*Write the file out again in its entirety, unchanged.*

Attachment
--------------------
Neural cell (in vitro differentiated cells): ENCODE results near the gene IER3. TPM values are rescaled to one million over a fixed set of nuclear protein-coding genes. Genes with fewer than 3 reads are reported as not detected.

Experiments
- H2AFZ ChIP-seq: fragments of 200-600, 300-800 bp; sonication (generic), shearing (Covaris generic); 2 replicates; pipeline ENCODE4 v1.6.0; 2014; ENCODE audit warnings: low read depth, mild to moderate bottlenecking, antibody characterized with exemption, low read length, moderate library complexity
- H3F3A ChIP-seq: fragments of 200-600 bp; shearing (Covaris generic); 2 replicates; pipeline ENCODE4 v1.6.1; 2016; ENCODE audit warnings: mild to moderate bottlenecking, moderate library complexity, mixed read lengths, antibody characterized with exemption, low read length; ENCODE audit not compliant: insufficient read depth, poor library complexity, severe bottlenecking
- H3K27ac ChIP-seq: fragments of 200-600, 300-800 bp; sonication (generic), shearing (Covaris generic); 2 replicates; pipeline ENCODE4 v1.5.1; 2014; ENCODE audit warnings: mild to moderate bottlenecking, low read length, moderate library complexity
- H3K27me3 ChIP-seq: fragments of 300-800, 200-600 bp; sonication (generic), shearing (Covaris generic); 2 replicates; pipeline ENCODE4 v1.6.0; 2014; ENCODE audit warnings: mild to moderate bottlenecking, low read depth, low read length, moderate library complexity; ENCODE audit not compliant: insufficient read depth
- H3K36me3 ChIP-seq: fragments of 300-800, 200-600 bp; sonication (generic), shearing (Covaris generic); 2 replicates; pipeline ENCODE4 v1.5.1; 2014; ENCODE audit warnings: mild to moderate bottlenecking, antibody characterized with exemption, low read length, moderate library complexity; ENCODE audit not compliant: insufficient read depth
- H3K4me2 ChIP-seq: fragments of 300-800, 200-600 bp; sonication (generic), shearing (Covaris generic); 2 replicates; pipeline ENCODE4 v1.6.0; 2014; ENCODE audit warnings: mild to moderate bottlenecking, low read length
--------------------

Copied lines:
Neural cell (in vitro differentiated cells): ENCODE results near the gene IER3. TPM values are rescaled to one million over a fixed set of nuclear protein-coding genes. Genes with fewer than 3 reads are reported as not detected.

Experiments
- H2AFZ ChIP-seq: fragments of 200-600, 300-800 bp; sonication (generic), shearing (Covaris generic); 2 replicates; pipeline ENCODE4 v1.6.0; 2014; ENCODE audit warnings: low read depth, mild to moderate bottlenecking, antibody characterized with exemption, low read length, moderate library complexity
- H3F3A ChIP-seq: fragments of 200-600 bp; shearing (Covaris generic); 2 replicates; pipeline ENCODE4 v1.6.1; 2016; ENCODE audit warnings: mild to moderate bottlenecking, moderate library complexity, mixed read lengths, antibody characterized with exemption, low read length; ENCODE audit not compliant: insufficient read depth, poor library complexity, severe bottlenecking
- H3K27ac ChIP-seq: fragments of 200-600, 300-800 bp; sonication (generic), shearing (Covaris generic); 2 replicates; pipeline ENCODE4 v1.5.1; 2014; ENCODE audit warnings: mild to moderate bottlenecking, low read length, moderate library complexity
- H3K27me3 ChIP-seq: fragments of 300-800, 200-600 bp; sonication (generic), shearing (Covaris generic); 2 replicates; pipeline ENCODE4 v1.6.0; 2014; ENCODE audit warnings: mild to moderate bottlenecking, low read depth, low read length, moderate library complexity; ENCODE audit not compliant: insufficient read depth
- H3K36me3 ChIP-seq: fragments of 300-800, 200-600 bp; sonication (generic), shearing (Covaris generic); 2 replicates; pipeline ENCODE4 v1.5.1; 2014; ENCODE audit warnings: mild to moderate bottlenecking, antibody characterized with exemption, low read length, moderate library complexity; ENCODE audit not compliant: insufficient read depth
- H3K4me2 ChIP-seq: fragments of 300-800, 200-600 bp; sonication (generic), shearing (Covaris generic); 2 replicates; pipeline ENCODE4 v1.6.0; 2014; ENCODE audit warnings: mild to moderate bottlenecking, low read length